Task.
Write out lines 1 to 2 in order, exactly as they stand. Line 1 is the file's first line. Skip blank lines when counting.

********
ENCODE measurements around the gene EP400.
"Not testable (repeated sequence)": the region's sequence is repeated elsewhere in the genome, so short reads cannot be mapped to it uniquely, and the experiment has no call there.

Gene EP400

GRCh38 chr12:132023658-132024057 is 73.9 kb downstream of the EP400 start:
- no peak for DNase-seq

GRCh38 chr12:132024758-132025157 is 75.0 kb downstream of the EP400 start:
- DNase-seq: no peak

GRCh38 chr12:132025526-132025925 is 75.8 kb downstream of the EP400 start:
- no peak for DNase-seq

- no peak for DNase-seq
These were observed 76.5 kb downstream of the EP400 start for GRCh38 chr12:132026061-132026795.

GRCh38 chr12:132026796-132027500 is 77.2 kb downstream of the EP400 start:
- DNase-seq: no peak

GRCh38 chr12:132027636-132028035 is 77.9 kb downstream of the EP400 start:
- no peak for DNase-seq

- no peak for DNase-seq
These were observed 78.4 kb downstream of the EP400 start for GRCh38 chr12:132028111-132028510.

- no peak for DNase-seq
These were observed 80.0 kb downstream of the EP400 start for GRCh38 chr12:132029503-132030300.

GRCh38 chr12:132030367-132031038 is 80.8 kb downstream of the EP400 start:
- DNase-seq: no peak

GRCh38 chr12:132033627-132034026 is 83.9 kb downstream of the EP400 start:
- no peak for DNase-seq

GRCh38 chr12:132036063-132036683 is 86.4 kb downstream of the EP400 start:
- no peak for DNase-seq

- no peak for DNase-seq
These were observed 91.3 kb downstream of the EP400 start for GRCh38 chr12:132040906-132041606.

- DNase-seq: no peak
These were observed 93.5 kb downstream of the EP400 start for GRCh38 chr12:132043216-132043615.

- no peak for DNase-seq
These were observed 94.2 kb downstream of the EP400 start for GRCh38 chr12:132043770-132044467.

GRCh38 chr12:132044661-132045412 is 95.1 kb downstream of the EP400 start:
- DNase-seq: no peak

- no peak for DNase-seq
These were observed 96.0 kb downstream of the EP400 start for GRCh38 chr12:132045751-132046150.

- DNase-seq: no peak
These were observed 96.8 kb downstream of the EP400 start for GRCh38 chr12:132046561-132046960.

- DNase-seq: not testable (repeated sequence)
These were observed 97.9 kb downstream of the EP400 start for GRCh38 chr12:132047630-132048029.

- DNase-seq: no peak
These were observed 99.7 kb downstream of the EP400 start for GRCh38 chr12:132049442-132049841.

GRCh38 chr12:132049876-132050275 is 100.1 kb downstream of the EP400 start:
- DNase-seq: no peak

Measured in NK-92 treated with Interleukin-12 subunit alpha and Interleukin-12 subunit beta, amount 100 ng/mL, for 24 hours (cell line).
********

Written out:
ENCODE measurements around the gene EP400.
"Not testable (repeated sequence)": the region's sequence is repeated elsewhere in the genome, so short reads cannot be mapped to it uniquely, and the experiment has no call there.